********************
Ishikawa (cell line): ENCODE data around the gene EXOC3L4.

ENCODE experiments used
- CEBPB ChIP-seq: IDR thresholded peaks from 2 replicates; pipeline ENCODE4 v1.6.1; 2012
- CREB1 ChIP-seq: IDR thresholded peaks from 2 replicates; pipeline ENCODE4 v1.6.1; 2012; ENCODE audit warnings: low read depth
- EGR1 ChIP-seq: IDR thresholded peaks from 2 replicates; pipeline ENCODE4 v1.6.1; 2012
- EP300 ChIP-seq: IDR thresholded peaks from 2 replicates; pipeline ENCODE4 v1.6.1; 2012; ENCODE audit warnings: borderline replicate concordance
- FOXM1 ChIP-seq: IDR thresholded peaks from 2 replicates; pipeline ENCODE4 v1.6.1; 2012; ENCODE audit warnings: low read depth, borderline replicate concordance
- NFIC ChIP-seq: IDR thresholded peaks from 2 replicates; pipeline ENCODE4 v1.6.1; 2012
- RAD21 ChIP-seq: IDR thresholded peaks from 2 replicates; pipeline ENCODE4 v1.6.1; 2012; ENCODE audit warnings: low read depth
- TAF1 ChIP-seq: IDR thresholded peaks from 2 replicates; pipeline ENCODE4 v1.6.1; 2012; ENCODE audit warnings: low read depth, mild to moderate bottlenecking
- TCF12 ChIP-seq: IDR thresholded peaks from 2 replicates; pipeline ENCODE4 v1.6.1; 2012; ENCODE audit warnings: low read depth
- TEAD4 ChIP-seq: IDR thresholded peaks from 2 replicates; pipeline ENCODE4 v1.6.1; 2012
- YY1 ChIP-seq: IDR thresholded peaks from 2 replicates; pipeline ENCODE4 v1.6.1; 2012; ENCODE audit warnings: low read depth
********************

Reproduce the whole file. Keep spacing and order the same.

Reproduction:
Ishikawa (cell line): ENCODE data around the gene EXOC3L4.

ENCODE experiments used
- CEBPB ChIP-seq: IDR thresholded peaks from 2 replicates; pipeline ENCODE4 v1.6.1; 2012
- CREB1 ChIP-seq: IDR thresholded peaks from 2 replicates; pipeline ENCODE4 v1.6.1; 2012; ENCODE audit warnings: low read depth
- EGR1 ChIP-seq: IDR thresholded peaks from 2 replicates; pipeline ENCODE4 v1.6.1; 2012
- EP300 ChIP-seq: IDR thresholded peaks from 2 replicates; pipeline ENCODE4 v1.6.1; 2012; ENCODE audit warnings: borderline replicate concordance
- FOXM1 ChIP-seq: IDR thresholded peaks from 2 replicates; pipeline ENCODE4 v1.6.1; 2012; ENCODE audit warnings: low read depth, borderline replicate concordance
- NFIC ChIP-seq: IDR thresholded peaks from 2 replicates; pipeline ENCODE4 v1.6.1; 2012
- RAD21 ChIP-seq: IDR thresholded peaks from 2 replicates; pipeline ENCODE4 v1.6.1; 2012; ENCODE audit warnings: low read depth
- TAF1 ChIP-seq: IDR thresholded peaks from 2 replicates; pipeline ENCODE4 v1.6.1; 2012; ENCODE audit warnings: low read depth, mild to moderate bottlenecking
- TCF12 ChIP-seq: IDR thresholded peaks from 2 replicates; pipeline ENCODE4 v1.6.1; 2012; ENCODE audit warnings: low read depth
- TEAD4 ChIP-seq: IDR thresholded peaks from 2 replicates; pipeline ENCODE4 v1.6.1; 2012
- YY1 ChIP-seq: IDR thresholded peaks from 2 replicates; pipeline ENCODE4 v1.6.1; 2012; ENCODE audit warnings: low read depth